#3 Philadelphia Phillies
This is about as simple as it gets. The Phillies will go as far as their pitching takes them. People forget, because of the Phillies struggles last year, that the Phillies still have Roy Halladay, Cliff Lee, Cole Hamels, and Jonathan Papelbon on their roster. If all of those components can stay healthy and Mike Adams can continue his good work in the bullpen, this team could have some very good pitching numbers.
Lineup. After being the team’s biggest strength for so long, this offense has lost its swagger and it’s numbers. Ryan Howard, Chase Utley, and Jimmy Rollins are all coming off down years that included injuries as well (minus Rollins). The Phillies lineup was mediocre or worse in practically every offensive category last year. Both of the Young’s are solid additions, but in order for the Phillies lineup to produce again, the big 3 will need to have bounce back seasons.
My prediction for this team really depends on what happens with Roy Halladay. I am not sure how healthy and productive he will be able to be. If—and that is a big ‘if’—Halladay regains his 2010 form and someone in the middle of the lineup gets going, this team is very very capable of making a run. Bottom line: could see them winning 90 games or losing 90 games.
#4 New York Mets
It’s future rotation. The Mets rotation will likely take a step back after losing R.A. Dickey to the Blue Jays, but they may end up taking two steps forward after that. Jonathon Niese, Matt Harvey, and Dillon Gee are all young, plus the Mets have a couple very promising arms in their system.
The outfield. When your 2 highest paid outfielders aren’t on your team and one of them hasn’t played a game since 2001, you know you have issues. While Jason Bay and Bobby Bonilla won’t be of any help to the Mets this year, it appears as if their current OF will struggle to be of much help either. Nieuwenhuis, Baxter, and Duda have all shown average power with not much of an average to go along with.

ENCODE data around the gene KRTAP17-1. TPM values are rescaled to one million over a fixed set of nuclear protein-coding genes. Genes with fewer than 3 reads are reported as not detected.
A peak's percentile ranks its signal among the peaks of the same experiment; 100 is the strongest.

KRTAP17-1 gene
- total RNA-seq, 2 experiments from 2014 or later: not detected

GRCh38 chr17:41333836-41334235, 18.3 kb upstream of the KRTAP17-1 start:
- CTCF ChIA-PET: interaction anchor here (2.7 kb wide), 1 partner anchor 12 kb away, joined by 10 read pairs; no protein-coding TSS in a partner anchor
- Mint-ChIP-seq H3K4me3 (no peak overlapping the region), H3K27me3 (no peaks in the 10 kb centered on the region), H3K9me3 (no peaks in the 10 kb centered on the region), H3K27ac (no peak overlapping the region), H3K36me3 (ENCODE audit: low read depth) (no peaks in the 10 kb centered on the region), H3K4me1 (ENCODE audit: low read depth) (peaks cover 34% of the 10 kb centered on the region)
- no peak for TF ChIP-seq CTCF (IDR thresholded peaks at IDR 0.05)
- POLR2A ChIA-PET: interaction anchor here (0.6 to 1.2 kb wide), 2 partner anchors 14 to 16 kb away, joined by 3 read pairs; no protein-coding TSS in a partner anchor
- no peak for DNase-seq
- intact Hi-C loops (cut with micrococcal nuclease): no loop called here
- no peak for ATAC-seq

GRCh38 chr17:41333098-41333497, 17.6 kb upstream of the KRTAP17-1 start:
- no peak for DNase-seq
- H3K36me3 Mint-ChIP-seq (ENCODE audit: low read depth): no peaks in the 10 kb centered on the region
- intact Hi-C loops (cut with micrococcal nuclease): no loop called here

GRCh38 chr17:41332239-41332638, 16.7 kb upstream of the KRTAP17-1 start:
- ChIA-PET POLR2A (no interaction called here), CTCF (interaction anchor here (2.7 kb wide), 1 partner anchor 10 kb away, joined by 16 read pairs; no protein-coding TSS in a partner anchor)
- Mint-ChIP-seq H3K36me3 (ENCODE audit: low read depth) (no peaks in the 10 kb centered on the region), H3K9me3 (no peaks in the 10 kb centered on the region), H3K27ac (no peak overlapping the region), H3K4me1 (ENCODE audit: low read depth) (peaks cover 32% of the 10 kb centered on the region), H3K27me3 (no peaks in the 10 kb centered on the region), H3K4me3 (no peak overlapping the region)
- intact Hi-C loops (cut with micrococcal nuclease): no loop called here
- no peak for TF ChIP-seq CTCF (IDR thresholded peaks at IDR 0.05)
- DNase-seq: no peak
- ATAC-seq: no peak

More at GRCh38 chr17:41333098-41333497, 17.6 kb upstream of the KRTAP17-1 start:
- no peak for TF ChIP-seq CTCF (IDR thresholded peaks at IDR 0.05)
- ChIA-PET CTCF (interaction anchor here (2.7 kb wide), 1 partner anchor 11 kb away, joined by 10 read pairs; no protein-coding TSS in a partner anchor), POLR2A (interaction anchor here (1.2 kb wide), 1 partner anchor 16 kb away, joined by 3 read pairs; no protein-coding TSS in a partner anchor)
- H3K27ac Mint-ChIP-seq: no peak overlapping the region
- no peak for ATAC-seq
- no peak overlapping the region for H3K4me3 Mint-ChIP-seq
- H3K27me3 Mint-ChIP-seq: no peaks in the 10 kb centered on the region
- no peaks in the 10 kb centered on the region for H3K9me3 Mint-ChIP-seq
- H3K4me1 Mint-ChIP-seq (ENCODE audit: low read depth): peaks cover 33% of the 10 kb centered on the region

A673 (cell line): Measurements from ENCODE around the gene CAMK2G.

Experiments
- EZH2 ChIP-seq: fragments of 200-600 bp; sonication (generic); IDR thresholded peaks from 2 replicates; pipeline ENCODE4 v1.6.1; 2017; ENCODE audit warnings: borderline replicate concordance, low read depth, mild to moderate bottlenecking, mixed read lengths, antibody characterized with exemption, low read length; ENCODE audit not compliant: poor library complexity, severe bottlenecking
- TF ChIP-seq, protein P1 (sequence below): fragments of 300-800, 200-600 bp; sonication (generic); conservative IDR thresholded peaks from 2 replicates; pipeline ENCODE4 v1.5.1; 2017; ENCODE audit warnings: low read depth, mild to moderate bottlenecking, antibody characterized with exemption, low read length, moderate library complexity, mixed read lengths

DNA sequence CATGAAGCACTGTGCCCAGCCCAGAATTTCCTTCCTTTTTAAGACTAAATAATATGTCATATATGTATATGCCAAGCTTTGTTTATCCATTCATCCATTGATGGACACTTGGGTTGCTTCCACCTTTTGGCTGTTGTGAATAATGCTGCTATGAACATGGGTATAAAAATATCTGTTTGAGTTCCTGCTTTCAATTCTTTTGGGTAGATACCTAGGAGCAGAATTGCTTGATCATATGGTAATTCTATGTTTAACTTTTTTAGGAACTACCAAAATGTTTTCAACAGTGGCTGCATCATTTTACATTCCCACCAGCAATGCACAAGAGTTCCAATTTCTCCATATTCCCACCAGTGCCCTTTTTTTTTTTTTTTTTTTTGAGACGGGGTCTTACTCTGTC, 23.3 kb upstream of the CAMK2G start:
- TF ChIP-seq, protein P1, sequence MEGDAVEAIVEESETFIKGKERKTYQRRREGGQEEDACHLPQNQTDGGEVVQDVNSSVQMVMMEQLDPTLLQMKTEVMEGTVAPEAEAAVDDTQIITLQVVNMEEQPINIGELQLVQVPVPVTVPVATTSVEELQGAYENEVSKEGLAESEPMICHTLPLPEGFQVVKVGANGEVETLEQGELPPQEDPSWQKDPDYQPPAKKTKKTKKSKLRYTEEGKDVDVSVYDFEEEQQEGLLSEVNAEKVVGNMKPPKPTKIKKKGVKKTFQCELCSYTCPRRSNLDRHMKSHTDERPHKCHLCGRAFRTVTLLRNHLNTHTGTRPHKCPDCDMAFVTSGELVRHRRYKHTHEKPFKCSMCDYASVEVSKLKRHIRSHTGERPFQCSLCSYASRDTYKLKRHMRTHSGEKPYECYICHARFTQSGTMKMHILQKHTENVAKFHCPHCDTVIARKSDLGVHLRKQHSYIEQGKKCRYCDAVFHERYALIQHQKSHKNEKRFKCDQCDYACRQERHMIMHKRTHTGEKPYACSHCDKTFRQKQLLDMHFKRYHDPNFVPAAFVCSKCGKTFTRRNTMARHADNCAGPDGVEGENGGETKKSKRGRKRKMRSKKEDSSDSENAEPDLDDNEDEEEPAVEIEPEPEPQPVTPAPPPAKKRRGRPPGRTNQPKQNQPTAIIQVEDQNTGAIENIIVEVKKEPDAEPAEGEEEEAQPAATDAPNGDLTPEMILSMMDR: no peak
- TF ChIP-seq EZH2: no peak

I do like the Mets infield, but they will need more help from the OF offensively, and I don’t think they are going to get it.
R.A. Dickey will be extremely missed by the rotation and the bullpen. The Mets will have some good streaks, but lack of offense and suspect bullpen will hurt them in the end. Mets fans, you’re rebuilding, be happy with a .500 season.
#5 Florida Marlins
Let’s just skip to the weaknesses.
Their lineup, rotation, bench, and bullpen, are all valid “weaknesses”. However, the Marlins biggest weakness is their owner. It is just not fair what Jeffrey Loria continues to do to this organization. I feel especially bad for Giancarlo Stanton. I hope he can stay focused and positive, because he is a special player.
Now that the Astros are gone from the NL, the Marlins front office is doing their best to bring the “worst team in the NL” label to Miami. So far, so good.
Follow Cole Stevenson on twitter: @Cole_Stevenson